“Mum Says It’s Alright As Long As I’m Careful”: British Public Information Films

Designed to educate the country’s public in virtuous behaviors and warn them of the dangers they might encounter in everyday life, Public Information Films, or “PIFs,” were broadcast on British national television throughout most of the second half of the 20th century, and were one of the tools successive post-war UK governments employed to educate the populace in civic comportment…

We Who Are Alive: The End Times On Screen

When I was about 7 or 8, one of the girls in my neighborhood explained what would happen to me if I didn’t become a Jehovah’s Witness. She said that we were all living in the “last days,” that the world was a horrible place full of sin and disease and false prophets, and that God was coming back soon to rescue His “sheep”—those baptized into the Jehovah’s Witnesses…

The Illustrated Rapture: ‘There’s a New World Coming’, 1974

Hal Lindsey’s bestselling The Late, Great Planet Earth, originally published by the Zondervan Corporation in 1970, revolutionized the Christian publishing industry and introduced the mainstream to rapture or “end times” terminology and imagery, which took root in America with Puritan settlers Increase and Cotton Mather. It was the first Christian book to be reprinted by a major publisher—Bantam, in 1973—directly after the Bantam edition of Chariots of the Gods? became a phenomenon…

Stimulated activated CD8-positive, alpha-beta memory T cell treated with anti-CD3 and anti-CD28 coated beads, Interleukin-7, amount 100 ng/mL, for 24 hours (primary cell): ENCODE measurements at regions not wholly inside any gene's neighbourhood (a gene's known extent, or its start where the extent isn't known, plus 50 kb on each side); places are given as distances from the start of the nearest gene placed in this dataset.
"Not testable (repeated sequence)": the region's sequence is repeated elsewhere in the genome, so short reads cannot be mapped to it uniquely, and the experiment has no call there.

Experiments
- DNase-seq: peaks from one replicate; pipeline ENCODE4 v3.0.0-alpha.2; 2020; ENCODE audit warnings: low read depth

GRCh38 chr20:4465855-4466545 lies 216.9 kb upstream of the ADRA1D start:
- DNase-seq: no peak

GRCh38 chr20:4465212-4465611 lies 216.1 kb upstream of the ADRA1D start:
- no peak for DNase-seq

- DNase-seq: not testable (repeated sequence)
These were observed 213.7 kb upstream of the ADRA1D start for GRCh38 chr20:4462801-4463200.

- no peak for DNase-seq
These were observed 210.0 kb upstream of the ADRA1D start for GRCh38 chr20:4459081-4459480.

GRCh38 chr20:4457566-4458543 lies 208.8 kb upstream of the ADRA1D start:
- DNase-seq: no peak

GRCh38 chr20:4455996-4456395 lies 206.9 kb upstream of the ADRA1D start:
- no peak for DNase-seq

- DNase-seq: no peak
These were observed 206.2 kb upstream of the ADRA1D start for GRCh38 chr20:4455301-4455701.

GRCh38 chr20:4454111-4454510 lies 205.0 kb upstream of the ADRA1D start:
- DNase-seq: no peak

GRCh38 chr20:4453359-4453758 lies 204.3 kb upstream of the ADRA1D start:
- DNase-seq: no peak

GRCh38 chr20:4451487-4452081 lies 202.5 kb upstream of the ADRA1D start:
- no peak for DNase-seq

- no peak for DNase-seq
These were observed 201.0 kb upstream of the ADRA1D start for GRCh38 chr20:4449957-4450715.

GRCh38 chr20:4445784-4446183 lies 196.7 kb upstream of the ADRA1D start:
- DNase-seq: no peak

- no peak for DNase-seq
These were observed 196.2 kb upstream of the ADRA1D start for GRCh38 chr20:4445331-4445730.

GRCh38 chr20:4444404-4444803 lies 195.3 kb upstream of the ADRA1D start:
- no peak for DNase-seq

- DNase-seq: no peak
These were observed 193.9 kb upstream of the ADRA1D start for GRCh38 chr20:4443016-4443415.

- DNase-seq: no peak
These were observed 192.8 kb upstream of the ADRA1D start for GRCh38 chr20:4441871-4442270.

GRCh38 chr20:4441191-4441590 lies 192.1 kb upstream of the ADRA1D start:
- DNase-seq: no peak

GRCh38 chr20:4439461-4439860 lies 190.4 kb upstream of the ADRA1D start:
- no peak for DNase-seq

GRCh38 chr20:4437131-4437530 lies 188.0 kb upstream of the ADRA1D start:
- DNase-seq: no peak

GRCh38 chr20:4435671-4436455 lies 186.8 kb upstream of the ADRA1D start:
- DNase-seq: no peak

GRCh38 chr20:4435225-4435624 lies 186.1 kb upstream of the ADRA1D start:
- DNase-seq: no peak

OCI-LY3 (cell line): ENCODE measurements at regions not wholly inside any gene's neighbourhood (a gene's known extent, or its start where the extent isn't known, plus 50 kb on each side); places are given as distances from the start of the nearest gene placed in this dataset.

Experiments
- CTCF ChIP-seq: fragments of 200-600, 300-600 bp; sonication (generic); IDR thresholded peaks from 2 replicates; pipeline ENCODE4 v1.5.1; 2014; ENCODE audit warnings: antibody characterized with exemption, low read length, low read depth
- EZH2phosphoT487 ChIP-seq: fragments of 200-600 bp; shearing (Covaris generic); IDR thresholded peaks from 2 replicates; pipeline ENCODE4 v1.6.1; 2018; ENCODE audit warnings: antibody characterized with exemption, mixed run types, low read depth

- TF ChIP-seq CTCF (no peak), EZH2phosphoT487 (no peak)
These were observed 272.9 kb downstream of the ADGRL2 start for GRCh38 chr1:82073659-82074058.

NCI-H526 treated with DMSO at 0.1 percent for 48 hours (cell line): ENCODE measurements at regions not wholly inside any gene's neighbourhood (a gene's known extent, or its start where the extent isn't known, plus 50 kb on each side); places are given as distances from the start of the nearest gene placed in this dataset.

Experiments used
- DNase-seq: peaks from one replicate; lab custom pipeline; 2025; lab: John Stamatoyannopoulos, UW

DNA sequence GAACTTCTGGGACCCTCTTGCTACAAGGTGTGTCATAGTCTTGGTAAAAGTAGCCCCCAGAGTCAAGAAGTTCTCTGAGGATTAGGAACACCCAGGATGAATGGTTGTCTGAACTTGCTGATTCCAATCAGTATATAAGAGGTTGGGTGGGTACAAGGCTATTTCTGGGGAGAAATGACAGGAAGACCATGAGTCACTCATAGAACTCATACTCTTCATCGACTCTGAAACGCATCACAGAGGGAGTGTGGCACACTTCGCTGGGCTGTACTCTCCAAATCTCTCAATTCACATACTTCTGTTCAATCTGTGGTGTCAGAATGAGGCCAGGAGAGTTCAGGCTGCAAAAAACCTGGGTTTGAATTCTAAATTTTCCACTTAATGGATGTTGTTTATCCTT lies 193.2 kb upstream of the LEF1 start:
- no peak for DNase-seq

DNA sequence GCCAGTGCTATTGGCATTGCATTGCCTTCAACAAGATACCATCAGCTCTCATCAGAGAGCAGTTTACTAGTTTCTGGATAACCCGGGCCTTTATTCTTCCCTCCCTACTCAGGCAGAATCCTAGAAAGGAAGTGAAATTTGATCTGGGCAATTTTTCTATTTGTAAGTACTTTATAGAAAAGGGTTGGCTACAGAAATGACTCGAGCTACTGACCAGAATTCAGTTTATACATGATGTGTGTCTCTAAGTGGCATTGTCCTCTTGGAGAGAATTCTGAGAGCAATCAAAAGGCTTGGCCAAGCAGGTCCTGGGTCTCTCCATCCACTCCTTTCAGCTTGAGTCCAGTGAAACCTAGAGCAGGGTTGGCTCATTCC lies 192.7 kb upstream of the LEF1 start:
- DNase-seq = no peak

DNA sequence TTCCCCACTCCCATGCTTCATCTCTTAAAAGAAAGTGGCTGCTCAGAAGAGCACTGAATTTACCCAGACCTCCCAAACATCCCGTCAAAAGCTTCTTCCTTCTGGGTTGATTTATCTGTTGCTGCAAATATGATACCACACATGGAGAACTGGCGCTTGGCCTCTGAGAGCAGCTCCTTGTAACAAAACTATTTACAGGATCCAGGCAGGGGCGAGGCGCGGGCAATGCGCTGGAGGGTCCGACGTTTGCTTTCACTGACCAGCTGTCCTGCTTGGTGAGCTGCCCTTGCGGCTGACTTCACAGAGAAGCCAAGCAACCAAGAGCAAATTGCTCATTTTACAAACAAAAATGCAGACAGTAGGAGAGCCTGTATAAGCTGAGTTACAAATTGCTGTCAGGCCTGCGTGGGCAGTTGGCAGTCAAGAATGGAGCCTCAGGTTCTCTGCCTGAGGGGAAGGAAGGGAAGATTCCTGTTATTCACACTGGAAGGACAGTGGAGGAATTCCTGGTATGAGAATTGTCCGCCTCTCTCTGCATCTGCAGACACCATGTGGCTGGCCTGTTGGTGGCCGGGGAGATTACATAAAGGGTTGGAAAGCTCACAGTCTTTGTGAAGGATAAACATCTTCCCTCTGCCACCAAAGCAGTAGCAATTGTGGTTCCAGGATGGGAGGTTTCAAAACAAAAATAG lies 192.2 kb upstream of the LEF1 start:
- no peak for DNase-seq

The Surreal Within the Everyday: Jim Woodring’s ‘Frank’

Set in a world called “the Unifactor,” Jim Woodring’s wordless Frank recounts the adventures of the title character—a gormless-looking, anthropomorphic, rabbit-like creature with a nature by turns passive and perverse—and his interactions with the Unifactor’s other inhabitants and the world’s beautiful and frightening flora and fauna, given to unpredictable reactions and behaviors…

Pogo Bal Commercial, Circa 1987

Hasbro’s Pogo Bal made a splash in the States during the summer of 1987, becoming the third bestselling toy on the market after G.I. Joe: A Real American Hero (also Hasbro) and Barbie. Invented in 1969 by two Belgians, Raphael J. Van Der Cleyen and Wilfried F. Ribbens, the updated pogo stick became “immensely popular” in Europe during 1985, where it was sold as “Lolo Ball” or “Lolobal.” Hasbro acquired the rights soon after…

“The World’s Great Animals Come to Life”: Safari Cards, 1976 – 1986

Safari Cards were an English translation of a set of collectible zoological information facts first devised and published in Switzerland. Original publisher Éditions Rencontre in Lausanne, Switzerland specialized in subscription encyclopedias and other educational toys in the 1950s and ’60s. Intended explicitly from the very beginning to democratize learning and bring the classics of French-language literature to the public…

“21st Century Global Guardians”: Corgi’s X-Ploratrons, 1979

Billed as “global guardians,” the X-Ploratrons were four toy vehicles, each equipped with its own novelty tool—mirror, magnifying glass, compass, and magnet—and charged with protecting humanity in the “fictitious disaster-wrecked world of the 21st century,” where “the elements rebel against man!” They were long-established die-cast toy brand Corgi’s attempt to adapt to the wave of SF-driven commerce that followed the unprecedented success of Star Wars

Diaclone Television Commercials, 1980 – 1984

Having become an aficionado of YouTube compilations of television commercials from the ’70s and ’80s, being introduced to this particular collection was a real treat. And such an uncanny one! Here are the Transformers I played with as a kid—Optimus Prime, Wheeljack, Ratchet, Sideswipe—in their original context as members of the Diaclone (ダイアクロン Daiakuron) line of toys from Japan…